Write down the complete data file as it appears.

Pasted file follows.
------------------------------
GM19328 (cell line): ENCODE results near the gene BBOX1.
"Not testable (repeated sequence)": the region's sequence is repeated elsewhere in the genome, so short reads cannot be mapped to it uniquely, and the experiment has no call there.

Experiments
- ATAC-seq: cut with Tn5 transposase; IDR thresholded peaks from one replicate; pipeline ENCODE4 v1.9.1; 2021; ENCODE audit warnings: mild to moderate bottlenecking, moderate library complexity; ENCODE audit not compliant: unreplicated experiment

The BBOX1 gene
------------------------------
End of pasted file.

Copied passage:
GM19328 (cell line): ENCODE results near the gene BBOX1.
"Not testable (repeated sequence)": the region's sequence is repeated elsewhere in the genome, so short reads cannot be mapped to it uniquely, and the experiment has no call there.

Experiments
- ATAC-seq: cut with Tn5 transposase; IDR thresholded peaks from one replicate; pipeline ENCODE4 v1.9.1; 2021; ENCODE audit warnings: mild to moderate bottlenecking, moderate library complexity; ENCODE audit not compliant: unreplicated experiment

The BBOX1 gene